The good news is that it does not have to be that way. Since we know that climate-induced migration is going to increase for decades to come, we have time right now to plan for it. Wealthy countries have a choice. Do they want to invest billions in walls, security forces, and surveillance that will kill thousands of people and create humanitarian crises at borders? Or do they want to invest billions in welcoming facilities to train migrants with language and jobs skills that will allow them to contribute to the economy and society? Wealthy countries around the world are all facing a shortage of young workers to replace aging populations. Allowing more migrants is the easy solution. Wealthy countries are going to spend billions on responding to immigration. Either way, the question is if that money should be spent on violence or on building a better society.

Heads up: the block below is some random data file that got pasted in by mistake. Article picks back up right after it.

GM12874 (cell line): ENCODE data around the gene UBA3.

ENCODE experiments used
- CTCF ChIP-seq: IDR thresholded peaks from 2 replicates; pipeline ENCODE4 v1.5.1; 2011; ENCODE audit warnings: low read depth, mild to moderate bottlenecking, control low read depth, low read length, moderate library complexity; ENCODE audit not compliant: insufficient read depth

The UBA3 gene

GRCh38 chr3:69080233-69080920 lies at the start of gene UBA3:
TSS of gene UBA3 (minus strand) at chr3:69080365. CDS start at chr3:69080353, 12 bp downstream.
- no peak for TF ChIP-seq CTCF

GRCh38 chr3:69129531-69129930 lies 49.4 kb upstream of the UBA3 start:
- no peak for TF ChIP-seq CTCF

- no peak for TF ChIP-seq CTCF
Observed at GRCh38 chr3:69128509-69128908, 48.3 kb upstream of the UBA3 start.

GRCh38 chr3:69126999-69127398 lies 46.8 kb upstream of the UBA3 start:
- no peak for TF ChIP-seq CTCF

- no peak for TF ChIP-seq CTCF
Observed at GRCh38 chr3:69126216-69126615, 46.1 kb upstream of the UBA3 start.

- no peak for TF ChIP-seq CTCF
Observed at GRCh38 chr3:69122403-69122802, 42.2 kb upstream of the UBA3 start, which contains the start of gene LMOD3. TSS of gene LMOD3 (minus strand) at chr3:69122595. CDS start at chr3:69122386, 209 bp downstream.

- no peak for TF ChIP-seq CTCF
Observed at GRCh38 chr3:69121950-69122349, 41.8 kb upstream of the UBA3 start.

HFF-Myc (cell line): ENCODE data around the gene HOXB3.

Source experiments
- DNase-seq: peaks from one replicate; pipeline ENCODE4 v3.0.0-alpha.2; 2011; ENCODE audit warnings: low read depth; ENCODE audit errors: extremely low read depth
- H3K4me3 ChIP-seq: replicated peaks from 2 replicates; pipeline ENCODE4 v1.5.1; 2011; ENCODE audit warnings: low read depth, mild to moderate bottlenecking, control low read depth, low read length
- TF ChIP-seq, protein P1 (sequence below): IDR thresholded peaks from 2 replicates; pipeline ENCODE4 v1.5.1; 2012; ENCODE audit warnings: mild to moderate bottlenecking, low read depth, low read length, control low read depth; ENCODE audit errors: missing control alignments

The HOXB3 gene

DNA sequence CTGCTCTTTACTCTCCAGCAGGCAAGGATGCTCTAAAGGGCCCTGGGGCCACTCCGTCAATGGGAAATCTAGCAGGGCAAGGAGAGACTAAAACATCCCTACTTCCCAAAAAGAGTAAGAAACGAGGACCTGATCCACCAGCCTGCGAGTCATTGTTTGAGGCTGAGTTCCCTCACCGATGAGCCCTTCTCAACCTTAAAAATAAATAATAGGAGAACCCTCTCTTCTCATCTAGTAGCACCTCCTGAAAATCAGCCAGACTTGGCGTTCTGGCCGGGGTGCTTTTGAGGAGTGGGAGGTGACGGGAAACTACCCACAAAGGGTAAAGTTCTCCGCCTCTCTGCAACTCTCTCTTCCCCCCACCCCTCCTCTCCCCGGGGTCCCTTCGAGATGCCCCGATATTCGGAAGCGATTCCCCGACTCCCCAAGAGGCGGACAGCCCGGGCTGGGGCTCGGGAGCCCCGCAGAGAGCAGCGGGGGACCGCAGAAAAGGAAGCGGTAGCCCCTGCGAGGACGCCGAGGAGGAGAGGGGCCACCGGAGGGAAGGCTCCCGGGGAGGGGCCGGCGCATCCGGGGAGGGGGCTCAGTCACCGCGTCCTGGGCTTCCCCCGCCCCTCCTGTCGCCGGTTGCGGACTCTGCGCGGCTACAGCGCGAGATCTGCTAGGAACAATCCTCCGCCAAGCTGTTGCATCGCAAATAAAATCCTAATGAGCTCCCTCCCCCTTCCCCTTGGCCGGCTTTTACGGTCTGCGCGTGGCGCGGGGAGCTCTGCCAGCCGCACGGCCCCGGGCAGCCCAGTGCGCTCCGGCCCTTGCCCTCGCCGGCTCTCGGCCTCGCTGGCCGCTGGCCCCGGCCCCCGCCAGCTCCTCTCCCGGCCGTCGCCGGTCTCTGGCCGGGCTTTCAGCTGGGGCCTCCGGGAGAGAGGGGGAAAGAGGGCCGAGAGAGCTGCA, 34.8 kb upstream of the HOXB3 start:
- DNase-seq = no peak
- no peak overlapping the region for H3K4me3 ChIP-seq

Is there an ethical way or model to look at migration and borders as we move into an increasingly unstable sociopolitical era?
My new book, White Borders: The History of Race and Immigration in the United States from Chinese Exclusion to the Border Wall, argues that racial exclusion is the driving force behind all of the country’s immigration restrictions. Although many people think it is normal for countries to restrict immigration, in the book I demonstrate that in the US’ case, the first national restrictions only came when non-white immigrants began to arrive in greater numbers. The US lacked any national immigration laws until 1875, when the Page Act passed, restricting Asian laborers and Chinese women. The Chinese exclusion act soon followed in 1882, which banned all Chinese immigration. Every revision to immigration laws since has been about protecting the white character of the country.
The true history of why the US has limited immigration is instructive in today’s debates because it clarifies why many countries are opting to spend billions on violence instead of welcoming more immigrants. Borders and immigration have never been primarily about economics. Instead, borders are where nationalism is most visibly expressed as the location to define who belongs based on arbitrary notions of skin color or where someone was born.